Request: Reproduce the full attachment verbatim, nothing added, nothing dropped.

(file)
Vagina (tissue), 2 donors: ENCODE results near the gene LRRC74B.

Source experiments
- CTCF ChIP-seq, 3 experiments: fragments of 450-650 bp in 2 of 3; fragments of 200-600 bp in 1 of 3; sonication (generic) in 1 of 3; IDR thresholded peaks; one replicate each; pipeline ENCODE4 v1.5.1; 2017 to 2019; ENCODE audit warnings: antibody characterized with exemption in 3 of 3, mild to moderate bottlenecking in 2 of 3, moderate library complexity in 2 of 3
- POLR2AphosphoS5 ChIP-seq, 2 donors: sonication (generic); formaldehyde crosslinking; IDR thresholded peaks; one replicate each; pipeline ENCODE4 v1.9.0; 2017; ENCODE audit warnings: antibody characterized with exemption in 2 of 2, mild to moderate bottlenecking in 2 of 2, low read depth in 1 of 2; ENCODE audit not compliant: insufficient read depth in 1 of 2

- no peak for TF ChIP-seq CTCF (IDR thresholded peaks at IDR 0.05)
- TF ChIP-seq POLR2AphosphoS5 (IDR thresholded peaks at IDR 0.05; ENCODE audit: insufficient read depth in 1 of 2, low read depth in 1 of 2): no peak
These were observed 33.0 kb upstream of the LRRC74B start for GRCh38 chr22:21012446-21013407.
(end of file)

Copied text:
Vagina (tissue), 2 donors: ENCODE results near the gene LRRC74B.

Source experiments
- CTCF ChIP-seq, 3 experiments: fragments of 450-650 bp in 2 of 3; fragments of 200-600 bp in 1 of 3; sonication (generic) in 1 of 3; IDR thresholded peaks; one replicate each; pipeline ENCODE4 v1.5.1; 2017 to 2019; ENCODE audit warnings: antibody characterized with exemption in 3 of 3, mild to moderate bottlenecking in 2 of 3, moderate library complexity in 2 of 3
- POLR2AphosphoS5 ChIP-seq, 2 donors: sonication (generic); formaldehyde crosslinking; IDR thresholded peaks; one replicate each; pipeline ENCODE4 v1.9.0; 2017; ENCODE audit warnings: antibody characterized with exemption in 2 of 2, mild to moderate bottlenecking in 2 of 2, low read depth in 1 of 2; ENCODE audit not compliant: insufficient read depth in 1 of 2

- no peak for TF ChIP-seq CTCF (IDR thresholded peaks at IDR 0.05)
- TF ChIP-seq POLR2AphosphoS5 (IDR thresholded peaks at IDR 0.05; ENCODE audit: insufficient read depth in 1 of 2, low read depth in 1 of 2): no peak
These were observed 33.0 kb upstream of the LRRC74B start for GRCh38 chr22:21012446-21013407.